27 January 2007

Second Life in 3D

Second life is a 3D virtual environment which was entirely built and owned by its residents. Since opening to the public in 2003, it has grown massively and today is populated by a total of 2,954,687 people from around the world. Second Life is a 3D platform that can be used for: presenting, promoting, and selling content to a broad online audience; collaborating and communicating in real time between multiple participants; researching new concepts/products; and training and educating in virtual classrooms. An example screenshot from second life virtual world is shown below.

From the moment a user enters the virtual world, he/she must discover a large digital continent, teeming with people, entertainment, experiences and opportunity. As soon as the virtual world is explored then users must find a perfect parcel of land to build their house or business. It is also possible to be surrounded by the Creations of your fellow residents. Because residents retain the rights to their digital creations, they can buy, sell and trade with other residents. The Marketplace currently supports millions of US dollars in monthly transactions. This commerce is handled with the in-world currency, the Linden dollar, which can be converted to US dollars at several thriving online currency exchanges.

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24 January 2007

Mobile Map Interface

Pedestrian navigation and wayfinding for mobile devices is an area of continuous research with increased interest not only from the academic community but also from the rest of the world. In this blog, different approaches have been proposed in the past (i.e. Virtual Navigator, MD3DM VR Interface) but were mainly concerned with virtual reality technology. In parallel to these approaches, a mobile map interface has been developed. The interface is based on 2D visualisation technologies and can display different versions of 2D maps (raster, vector and aerial) and textual information. In addition, it can serve as a basic location-based system (LBS) by providing simple search capabilities (i.e. where is the nearest post office). The main functionality of the interface includes the following three categories: map visualisation, map navigation and finding local information as illustrated below.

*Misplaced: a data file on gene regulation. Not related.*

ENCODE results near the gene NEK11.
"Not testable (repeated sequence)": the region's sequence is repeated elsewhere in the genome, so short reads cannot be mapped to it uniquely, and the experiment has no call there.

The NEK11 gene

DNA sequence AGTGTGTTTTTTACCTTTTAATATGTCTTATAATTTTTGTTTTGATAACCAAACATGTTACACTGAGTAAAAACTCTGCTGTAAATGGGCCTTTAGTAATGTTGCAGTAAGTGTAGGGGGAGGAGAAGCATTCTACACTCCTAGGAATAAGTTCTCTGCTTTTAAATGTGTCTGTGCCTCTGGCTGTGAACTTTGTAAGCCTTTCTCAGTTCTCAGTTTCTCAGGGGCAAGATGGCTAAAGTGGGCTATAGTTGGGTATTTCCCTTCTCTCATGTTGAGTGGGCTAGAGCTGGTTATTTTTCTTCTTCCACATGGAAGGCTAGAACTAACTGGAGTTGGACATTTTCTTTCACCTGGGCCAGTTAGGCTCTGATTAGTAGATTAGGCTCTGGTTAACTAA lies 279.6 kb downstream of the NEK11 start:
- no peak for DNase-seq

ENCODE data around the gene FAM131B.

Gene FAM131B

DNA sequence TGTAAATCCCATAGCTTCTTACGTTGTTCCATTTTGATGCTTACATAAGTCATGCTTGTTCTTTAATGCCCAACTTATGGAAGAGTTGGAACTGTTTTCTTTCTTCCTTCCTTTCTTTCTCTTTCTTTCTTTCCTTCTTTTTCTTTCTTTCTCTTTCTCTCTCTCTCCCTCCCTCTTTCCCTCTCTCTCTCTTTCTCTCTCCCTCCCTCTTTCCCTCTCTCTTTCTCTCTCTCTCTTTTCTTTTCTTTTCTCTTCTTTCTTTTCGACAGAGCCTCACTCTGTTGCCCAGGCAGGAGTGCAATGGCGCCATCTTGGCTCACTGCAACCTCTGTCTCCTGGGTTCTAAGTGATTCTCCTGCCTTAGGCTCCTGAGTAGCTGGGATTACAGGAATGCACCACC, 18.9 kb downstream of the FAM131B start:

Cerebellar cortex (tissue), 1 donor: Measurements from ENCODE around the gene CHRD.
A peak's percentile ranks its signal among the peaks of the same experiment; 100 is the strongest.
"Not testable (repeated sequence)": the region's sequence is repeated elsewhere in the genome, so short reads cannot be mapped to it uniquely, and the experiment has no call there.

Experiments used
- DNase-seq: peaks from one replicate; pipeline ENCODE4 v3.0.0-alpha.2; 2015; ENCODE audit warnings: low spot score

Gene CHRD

The ‘map visualisation’ component provides a simple but effective way of visualising digital maps in mobile devices. To provide a multi-level visualisation framework similar to the ones existing in GIS software, four different types of maps can be displayed. Next, the ‘map navigation’ component allows users to interact with the 2D digital maps by either zooming, rotating or moving in eight directions inside the map using the controls embedded in the interface. Hotspots can be used to enlarge the map to cover the whole mobile display screen. Hotspots can be also used as hyperlinks, linking the map with web-pages that either contains relevant information about the location (i.e. City’s University website) or other types of digital maps such as Google maps. The ‘find local information’ component allows participants to search for geographical information such as street names and services (i.e. list of restaurants, bars, etc) and display information about them on the map.

09 January 2007

First 3D Map of the Universe

An international team of scientists have used Hubble telescope to reconstruct the first ever three-dimensional map at the web-like large-scale distribution of dark matter in the Universe in unprecedented detail. This is one of the most significant achievements in cosmology, which confirms standard theories of structure formation. The 3D map is comparable to visualising a city, its suburbs and surrounding country roads in daylight for the first time. Additionally, major arteries and intersections are exposed and the variety of different neighbourhoods becomes apparent.

The map was reconstructed based on the largest survey of the Universe made by the Hubble Space Telescope, the Cosmic Evolution Survey (COSMOS), carried out by an international team of 70 astronomers. To add 3D distance information, the Hubble observations were combined with spectra from ESO’s VLT (Very Large Telescope) and multicolour images from the Japanese Subaru and Canada-France-Hawaii telescopes. The 3D map, obtained thanks to HST and XMM-Newton data, reveals a loose network of dark matter filaments, gradually collapsing under the relentless pull of gravity, and growing clumpier over time. The three axes of the box correspond to sky position and distance from the Earth increasing from left to right.

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